How to make cancer toast!

24th January 2017

How to make cancer toast!


We are all being urged to ‘go for gold’ when it comes to eating toast, chips and potatoes to avoid eating burnt food that could pose a cancer risk.

The warning has come from the Food Standards Agency (FSA) which recommends that people avoid browning starchy foods that are roasted, fried or grilled for too long at high temperatures.

This is to reduce intake of a chemical called acrylamide, a natural by-product of the cooking process. Generally, the food scientists say, the darker the colour of the cooked item such as toast, the more acrylamide is present.

Personally, I like my toast hot and golden brown, so the butter melts in. However I’ve heard some people prefer theirs cold to get a crunchier bite – each to his or her own.

It is an interesting debate, with an added factor in that Cancer Research UK claims that the feared link between browned toast and increased risk of cancer has not been proven.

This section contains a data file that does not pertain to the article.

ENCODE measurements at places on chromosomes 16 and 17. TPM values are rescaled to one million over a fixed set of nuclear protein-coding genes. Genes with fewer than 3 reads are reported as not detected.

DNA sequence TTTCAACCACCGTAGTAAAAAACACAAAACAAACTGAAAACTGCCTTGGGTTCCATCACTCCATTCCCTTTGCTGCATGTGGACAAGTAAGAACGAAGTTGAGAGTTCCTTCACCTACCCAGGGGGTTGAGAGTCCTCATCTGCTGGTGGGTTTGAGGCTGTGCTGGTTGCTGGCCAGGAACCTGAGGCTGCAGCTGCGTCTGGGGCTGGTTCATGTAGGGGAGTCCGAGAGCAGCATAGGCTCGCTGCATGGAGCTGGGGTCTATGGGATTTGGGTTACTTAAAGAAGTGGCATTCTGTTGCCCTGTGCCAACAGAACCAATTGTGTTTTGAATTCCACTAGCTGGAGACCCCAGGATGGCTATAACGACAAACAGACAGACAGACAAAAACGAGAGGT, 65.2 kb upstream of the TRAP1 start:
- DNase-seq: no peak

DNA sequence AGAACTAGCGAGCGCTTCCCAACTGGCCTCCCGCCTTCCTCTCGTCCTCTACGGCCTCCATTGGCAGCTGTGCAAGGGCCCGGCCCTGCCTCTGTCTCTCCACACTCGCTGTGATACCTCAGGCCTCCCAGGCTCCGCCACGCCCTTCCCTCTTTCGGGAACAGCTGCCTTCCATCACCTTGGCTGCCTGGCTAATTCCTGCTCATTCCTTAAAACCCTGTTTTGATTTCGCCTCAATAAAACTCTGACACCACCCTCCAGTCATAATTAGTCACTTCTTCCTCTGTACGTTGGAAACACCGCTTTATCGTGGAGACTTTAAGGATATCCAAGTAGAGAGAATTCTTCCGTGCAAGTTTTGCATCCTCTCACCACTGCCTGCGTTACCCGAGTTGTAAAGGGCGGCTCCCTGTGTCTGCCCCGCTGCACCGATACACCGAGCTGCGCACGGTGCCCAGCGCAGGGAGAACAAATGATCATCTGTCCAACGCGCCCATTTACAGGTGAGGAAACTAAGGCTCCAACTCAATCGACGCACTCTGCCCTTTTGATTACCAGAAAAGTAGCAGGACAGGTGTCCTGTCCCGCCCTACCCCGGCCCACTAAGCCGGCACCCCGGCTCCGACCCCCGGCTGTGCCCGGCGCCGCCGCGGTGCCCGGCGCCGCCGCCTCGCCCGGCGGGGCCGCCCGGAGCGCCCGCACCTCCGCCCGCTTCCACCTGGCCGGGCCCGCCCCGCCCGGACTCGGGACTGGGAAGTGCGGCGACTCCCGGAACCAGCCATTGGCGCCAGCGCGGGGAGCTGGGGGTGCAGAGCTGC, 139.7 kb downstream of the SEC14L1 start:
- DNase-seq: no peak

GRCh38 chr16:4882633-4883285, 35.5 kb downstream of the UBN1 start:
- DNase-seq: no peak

The FSA also suggests not keeping raw potatoes and parsnips in the fridge as this can also increase the amount of acrylamide when the vegetables are eventually cooked.

As an oncologist I am of course all in favour of raising awareness of cancer risks, but the biggest threat remains smoking, excessive drinking and obesity. Tackling those risk factors will have a bigger impact in improving health and could even make the risk of some cancers, well, toast!

In the meantime my advice is to enjoy a health, well-balanced diet and I will continue with my golden-coloured toast.

For more information about my work visit my CV page, or contact me here.


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